The Imperfect Gift

Wealthy donors give hundreds of millions of dollars a year to environmental causes. Too bad it's not being put to the best use.

By Liz Galst

“Shouldn’t you be on the beach somewhere?” I ask retired hedge-fund manager Robert Wilson.

It’s a balmy summer afternoon, not terribly hot, but not cool either. And given that Wilson’s worth upwards of half a billion dollars (that’s right, half a billion), and could be almost anywhere in the world right now, sticky, overbaked Manhattan seems, well, an odd choice.

But then, “This is my beachfront property,” says the lanky, bespectacled 80-year-old, dressed in white slacks and a black polo shirt. With gentlemanly flourish, he opens the French doors to his terrace. The views of Central Park below are spectacular: the vast expanse of green, the rowboats on the lake, the luxury homes of the Gold Coast far across the way.

Yes, Wilson is worth a lot of money. A lot of money. And since, at this stage in his life, he’s only too aware that he can’t take it with him—and that he has no children to leave it to—he’s decided to give it away. To environmental groups in particular, luckily for everyone on Earth.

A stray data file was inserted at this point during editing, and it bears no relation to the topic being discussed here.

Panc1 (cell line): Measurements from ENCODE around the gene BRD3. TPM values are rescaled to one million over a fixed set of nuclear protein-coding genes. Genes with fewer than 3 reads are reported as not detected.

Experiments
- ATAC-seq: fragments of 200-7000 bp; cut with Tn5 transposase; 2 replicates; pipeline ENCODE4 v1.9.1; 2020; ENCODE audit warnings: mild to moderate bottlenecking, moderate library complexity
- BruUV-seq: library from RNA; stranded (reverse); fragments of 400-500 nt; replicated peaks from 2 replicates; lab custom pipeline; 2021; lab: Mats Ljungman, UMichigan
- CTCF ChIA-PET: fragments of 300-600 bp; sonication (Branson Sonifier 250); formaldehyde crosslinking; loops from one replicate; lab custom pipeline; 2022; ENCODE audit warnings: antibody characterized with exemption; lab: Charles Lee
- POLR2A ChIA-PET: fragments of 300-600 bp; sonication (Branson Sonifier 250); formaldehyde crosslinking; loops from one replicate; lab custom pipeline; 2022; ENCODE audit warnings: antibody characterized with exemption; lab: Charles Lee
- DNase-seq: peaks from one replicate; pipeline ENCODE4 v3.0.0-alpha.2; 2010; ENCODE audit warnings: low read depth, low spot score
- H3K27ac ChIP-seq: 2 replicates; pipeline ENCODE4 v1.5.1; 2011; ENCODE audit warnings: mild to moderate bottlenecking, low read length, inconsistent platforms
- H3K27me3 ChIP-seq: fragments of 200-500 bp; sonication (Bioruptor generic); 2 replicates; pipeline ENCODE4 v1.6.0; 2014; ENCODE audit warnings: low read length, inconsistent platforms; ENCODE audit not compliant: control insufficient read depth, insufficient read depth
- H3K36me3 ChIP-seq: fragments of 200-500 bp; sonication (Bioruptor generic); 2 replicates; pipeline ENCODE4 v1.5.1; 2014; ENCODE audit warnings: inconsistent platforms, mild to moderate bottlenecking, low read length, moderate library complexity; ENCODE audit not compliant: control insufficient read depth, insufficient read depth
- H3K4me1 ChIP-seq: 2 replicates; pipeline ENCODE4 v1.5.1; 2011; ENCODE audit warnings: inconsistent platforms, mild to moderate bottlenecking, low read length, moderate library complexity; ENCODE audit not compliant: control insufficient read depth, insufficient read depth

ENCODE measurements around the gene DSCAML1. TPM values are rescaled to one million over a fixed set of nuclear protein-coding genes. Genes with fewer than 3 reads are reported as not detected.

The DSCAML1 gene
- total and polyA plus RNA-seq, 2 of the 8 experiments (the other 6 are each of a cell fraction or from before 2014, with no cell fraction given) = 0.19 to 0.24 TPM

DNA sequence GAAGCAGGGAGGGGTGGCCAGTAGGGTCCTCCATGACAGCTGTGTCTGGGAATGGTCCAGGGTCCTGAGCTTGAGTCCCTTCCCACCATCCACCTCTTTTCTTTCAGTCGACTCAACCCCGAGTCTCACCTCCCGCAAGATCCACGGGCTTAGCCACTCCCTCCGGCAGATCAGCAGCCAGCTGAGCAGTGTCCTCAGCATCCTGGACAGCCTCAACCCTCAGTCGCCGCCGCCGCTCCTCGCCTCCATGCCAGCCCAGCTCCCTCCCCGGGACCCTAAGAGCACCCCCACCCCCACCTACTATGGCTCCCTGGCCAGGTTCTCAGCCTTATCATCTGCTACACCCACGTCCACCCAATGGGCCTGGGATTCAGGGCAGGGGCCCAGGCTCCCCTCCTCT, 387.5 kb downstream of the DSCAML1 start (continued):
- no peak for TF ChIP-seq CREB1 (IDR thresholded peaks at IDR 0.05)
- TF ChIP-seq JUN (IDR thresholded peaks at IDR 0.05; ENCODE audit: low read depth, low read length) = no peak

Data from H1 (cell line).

In the last few years, Wilson has offered environmental challenge grants—donations dependent upon recipient organizations raising matching funds—that will total $300 million. The money is to be doled out to three separate organizations: The Nature Conservancy, which purchases and safeguards environmentally sensitive land in the U.S. and abroad; the Wildlife Conservation Society, which works in more than 60 countries to protect endangered species and habitats; and the Environmental Defense Fund, the most market-oriented of the nation’s large environmental advocacy groups.

Like major funders everywhere, Wilson has given to groups whose philosophy he embraces and whose track record and way of doing business he endorses. As it happens, Wilson is a libertarian, “somebody who believes in sodomy and the free market,” he says, with an impish sparkle in his eye. Which is why, at least in relation to the free-market aspect of his philosophy, he chose Environmental Defense over, say, the more litigious, federally focused Natural Resources Defense Council or the grassroots-powered Sierra Club. “What distinguishes Environmental Defense from all the other environmental groups,” Wilson notes, “is they are really interested in trying to use the free price system. Most environmental groups are left-wing.” A definite turnoff for this former stock trader.

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Issue 25

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